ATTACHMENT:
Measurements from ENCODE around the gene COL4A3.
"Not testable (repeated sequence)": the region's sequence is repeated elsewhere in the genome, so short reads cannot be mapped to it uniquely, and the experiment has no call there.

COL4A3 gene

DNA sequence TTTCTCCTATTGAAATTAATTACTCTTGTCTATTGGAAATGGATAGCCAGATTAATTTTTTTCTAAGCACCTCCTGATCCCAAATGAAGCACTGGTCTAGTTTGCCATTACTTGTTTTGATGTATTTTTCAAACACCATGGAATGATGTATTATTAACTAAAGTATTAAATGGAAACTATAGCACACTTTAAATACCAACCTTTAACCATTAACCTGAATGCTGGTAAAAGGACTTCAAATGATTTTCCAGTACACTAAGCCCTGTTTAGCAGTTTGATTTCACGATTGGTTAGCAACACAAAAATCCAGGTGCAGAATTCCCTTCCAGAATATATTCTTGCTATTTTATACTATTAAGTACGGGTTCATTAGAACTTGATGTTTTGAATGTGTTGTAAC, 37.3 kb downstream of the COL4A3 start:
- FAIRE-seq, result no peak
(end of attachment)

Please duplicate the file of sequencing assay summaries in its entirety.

Measurements from ENCODE around the gene COL4A3.
"Not testable (repeated sequence)": the region's sequence is repeated elsewhere in the genome, so short reads cannot be mapped to it uniquely, and the experiment has no call there.

COL4A3 gene

DNA sequence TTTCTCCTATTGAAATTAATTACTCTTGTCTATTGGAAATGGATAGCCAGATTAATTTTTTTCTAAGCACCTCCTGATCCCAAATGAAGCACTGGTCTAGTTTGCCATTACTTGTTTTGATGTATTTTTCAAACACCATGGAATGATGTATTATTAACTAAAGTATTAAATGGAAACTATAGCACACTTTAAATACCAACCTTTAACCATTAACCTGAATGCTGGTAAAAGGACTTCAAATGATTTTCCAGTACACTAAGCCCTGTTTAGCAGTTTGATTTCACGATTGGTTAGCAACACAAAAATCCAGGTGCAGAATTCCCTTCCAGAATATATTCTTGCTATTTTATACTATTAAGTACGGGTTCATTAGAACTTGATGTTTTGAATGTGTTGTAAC, 37.3 kb downstream of the COL4A3 start:
- FAIRE-seq, result no peak